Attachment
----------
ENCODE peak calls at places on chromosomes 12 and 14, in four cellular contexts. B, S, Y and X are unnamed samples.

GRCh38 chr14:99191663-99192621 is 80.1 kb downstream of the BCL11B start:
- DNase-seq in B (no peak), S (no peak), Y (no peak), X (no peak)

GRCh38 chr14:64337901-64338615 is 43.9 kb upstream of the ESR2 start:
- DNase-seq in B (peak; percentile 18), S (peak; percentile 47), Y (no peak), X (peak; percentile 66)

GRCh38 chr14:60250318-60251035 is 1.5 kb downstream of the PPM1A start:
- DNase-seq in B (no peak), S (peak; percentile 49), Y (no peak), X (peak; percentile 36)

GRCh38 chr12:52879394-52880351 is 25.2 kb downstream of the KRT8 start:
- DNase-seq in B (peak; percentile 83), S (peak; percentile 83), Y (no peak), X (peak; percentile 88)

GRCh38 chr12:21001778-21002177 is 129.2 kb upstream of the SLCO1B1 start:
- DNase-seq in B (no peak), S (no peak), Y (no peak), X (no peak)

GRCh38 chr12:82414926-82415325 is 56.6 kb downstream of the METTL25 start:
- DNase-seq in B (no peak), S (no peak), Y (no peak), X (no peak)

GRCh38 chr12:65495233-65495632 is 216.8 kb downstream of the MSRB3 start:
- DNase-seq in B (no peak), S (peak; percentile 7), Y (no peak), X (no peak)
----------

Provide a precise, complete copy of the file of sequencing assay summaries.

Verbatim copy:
ENCODE peak calls at places on chromosomes 12 and 14, in four cellular contexts. B, S, Y and X are unnamed samples.

GRCh38 chr14:99191663-99192621 is 80.1 kb downstream of the BCL11B start:
- DNase-seq in B (no peak), S (no peak), Y (no peak), X (no peak)

GRCh38 chr14:64337901-64338615 is 43.9 kb upstream of the ESR2 start:
- DNase-seq in B (peak; percentile 18), S (peak; percentile 47), Y (no peak), X (peak; percentile 66)

GRCh38 chr14:60250318-60251035 is 1.5 kb downstream of the PPM1A start:
- DNase-seq in B (no peak), S (peak; percentile 49), Y (no peak), X (peak; percentile 36)

GRCh38 chr12:52879394-52880351 is 25.2 kb downstream of the KRT8 start:
- DNase-seq in B (peak; percentile 83), S (peak; percentile 83), Y (no peak), X (peak; percentile 88)

GRCh38 chr12:21001778-21002177 is 129.2 kb upstream of the SLCO1B1 start:
- DNase-seq in B (no peak), S (no peak), Y (no peak), X (no peak)

GRCh38 chr12:82414926-82415325 is 56.6 kb downstream of the METTL25 start:
- DNase-seq in B (no peak), S (no peak), Y (no peak), X (no peak)

GRCh38 chr12:65495233-65495632 is 216.8 kb downstream of the MSRB3 start:
- DNase-seq in B (no peak), S (peak; percentile 7), Y (no peak), X (no peak)